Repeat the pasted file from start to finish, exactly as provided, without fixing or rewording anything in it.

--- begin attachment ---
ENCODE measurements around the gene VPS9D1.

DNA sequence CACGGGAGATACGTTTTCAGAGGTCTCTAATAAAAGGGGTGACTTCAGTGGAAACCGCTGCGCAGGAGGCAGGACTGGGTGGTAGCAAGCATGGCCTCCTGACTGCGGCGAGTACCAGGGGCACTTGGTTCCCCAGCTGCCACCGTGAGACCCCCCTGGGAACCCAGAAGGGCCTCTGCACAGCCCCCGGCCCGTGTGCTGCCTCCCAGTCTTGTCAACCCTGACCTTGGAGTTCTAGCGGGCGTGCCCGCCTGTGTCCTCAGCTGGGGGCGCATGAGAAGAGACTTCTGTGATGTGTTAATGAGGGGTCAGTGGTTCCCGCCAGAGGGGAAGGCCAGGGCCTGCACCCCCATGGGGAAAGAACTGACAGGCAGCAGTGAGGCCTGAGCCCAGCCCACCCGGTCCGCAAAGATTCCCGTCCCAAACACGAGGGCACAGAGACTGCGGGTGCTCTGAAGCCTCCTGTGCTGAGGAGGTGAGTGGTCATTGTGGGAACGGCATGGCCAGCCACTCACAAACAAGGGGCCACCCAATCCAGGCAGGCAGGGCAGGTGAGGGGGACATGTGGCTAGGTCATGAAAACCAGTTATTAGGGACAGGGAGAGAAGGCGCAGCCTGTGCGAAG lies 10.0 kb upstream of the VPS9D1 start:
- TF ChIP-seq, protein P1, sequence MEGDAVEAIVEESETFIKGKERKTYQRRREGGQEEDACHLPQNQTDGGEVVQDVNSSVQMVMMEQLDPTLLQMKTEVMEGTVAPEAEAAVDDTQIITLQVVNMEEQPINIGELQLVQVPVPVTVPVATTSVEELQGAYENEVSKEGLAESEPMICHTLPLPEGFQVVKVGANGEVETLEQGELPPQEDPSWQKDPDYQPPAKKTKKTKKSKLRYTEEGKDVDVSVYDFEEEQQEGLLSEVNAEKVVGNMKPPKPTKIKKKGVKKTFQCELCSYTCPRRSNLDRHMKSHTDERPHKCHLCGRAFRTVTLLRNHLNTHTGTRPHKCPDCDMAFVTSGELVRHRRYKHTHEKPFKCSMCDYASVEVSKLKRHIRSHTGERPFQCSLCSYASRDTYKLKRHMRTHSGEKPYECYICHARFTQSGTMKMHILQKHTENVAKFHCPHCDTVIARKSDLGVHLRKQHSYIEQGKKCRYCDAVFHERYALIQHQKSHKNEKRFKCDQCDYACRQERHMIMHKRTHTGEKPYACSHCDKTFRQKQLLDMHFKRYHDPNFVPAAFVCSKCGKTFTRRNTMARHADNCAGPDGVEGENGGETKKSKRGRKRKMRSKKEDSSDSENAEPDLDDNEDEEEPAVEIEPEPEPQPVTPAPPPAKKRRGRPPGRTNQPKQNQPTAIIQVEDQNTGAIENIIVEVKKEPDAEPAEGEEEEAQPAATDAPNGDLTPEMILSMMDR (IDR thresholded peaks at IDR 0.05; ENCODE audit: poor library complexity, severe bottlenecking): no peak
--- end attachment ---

ENCODE measurements around the gene VPS9D1.

DNA sequence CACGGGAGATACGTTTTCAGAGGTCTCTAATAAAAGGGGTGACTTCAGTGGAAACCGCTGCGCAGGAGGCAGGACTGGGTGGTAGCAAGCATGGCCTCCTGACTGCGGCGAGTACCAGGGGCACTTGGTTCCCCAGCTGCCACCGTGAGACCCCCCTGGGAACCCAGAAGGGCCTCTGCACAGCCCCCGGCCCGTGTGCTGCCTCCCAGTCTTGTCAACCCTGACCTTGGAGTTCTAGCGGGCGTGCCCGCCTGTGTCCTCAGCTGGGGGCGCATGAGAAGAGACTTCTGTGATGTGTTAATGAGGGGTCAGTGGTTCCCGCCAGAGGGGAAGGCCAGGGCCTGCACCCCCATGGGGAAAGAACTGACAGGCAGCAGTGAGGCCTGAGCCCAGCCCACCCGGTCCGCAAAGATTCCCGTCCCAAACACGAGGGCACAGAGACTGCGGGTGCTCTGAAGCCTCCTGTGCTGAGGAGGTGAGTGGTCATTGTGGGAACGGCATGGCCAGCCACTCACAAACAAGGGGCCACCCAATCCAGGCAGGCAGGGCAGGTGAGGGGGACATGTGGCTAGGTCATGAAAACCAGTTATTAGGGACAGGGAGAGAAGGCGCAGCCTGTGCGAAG lies 10.0 kb upstream of the VPS9D1 start:
- TF ChIP-seq, protein P1, sequence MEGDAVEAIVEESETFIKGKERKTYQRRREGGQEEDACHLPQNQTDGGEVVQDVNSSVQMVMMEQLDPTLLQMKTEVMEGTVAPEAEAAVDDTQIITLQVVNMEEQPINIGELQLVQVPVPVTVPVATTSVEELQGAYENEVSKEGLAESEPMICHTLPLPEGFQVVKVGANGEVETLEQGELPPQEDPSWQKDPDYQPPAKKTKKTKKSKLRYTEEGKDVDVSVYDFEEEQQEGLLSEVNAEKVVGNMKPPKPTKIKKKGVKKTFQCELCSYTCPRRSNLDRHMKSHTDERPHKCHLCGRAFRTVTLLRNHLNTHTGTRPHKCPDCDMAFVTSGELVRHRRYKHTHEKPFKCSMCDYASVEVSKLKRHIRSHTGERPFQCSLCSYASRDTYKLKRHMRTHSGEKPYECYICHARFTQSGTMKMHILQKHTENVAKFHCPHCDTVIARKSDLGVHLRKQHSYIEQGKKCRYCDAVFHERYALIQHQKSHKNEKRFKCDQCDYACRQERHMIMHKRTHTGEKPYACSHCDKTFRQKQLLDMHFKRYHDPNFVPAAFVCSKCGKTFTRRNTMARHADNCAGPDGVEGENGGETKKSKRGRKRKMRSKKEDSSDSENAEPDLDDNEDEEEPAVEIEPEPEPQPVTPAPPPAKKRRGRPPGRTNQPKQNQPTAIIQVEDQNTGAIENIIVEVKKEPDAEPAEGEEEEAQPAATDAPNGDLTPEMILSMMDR (IDR thresholded peaks at IDR 0.05; ENCODE audit: poor library complexity, severe bottlenecking): no peak